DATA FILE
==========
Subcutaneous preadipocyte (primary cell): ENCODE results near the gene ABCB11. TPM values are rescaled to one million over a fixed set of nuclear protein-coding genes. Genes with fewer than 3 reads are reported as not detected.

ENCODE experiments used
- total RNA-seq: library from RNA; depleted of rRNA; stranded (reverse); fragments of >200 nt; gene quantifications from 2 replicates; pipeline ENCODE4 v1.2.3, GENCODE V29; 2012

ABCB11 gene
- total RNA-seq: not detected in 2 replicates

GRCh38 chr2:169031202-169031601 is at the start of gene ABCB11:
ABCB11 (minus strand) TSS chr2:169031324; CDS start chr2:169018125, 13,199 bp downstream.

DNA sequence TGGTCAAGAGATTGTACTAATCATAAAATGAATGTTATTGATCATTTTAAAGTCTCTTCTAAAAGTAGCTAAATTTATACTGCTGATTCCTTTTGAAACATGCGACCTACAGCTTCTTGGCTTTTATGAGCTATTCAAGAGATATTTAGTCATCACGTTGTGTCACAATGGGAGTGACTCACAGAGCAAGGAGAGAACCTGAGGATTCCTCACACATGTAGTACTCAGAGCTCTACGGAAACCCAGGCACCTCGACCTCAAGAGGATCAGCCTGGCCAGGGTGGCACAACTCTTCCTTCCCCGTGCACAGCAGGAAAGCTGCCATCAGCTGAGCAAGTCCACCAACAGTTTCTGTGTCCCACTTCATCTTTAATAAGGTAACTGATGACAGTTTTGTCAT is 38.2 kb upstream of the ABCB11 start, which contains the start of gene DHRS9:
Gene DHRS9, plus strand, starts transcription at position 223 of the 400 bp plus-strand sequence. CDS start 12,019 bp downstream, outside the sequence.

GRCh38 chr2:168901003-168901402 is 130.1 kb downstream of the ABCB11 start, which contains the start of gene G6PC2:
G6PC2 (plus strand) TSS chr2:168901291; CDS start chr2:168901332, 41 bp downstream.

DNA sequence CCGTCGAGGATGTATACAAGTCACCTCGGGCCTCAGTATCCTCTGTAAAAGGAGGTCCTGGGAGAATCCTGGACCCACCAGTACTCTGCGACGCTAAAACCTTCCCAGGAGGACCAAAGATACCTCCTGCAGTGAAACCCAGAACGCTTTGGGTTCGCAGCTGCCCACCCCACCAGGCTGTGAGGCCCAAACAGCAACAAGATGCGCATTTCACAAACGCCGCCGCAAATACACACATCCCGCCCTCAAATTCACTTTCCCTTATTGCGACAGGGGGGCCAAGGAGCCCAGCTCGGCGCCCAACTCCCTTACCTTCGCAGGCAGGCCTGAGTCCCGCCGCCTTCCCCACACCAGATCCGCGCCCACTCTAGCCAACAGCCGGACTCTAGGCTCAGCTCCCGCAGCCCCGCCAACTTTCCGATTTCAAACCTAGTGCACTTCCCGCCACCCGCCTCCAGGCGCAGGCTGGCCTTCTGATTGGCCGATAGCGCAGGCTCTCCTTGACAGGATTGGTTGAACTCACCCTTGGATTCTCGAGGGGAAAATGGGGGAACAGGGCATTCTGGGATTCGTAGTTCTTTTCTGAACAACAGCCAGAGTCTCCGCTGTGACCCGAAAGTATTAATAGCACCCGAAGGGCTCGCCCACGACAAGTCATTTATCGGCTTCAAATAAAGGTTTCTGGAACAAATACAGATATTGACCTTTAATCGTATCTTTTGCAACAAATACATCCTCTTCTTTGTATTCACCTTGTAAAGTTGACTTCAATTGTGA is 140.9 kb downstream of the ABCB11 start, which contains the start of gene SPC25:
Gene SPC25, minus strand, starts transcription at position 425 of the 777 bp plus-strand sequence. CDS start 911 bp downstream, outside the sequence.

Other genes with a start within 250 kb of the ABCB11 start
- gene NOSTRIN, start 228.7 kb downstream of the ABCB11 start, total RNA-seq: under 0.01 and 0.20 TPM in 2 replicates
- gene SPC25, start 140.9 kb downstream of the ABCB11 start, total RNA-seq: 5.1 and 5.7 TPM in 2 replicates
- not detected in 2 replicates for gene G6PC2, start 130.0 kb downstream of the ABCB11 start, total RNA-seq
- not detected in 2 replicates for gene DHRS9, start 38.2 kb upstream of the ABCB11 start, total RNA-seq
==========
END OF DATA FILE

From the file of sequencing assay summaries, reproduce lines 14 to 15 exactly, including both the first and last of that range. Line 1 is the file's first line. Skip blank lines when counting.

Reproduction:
Other genes with a start within 250 kb of the ABCB11 start
- gene NOSTRIN, start 228.7 kb downstream of the ABCB11 start, total RNA-seq: under 0.01 and 0.20 TPM in 2 replicates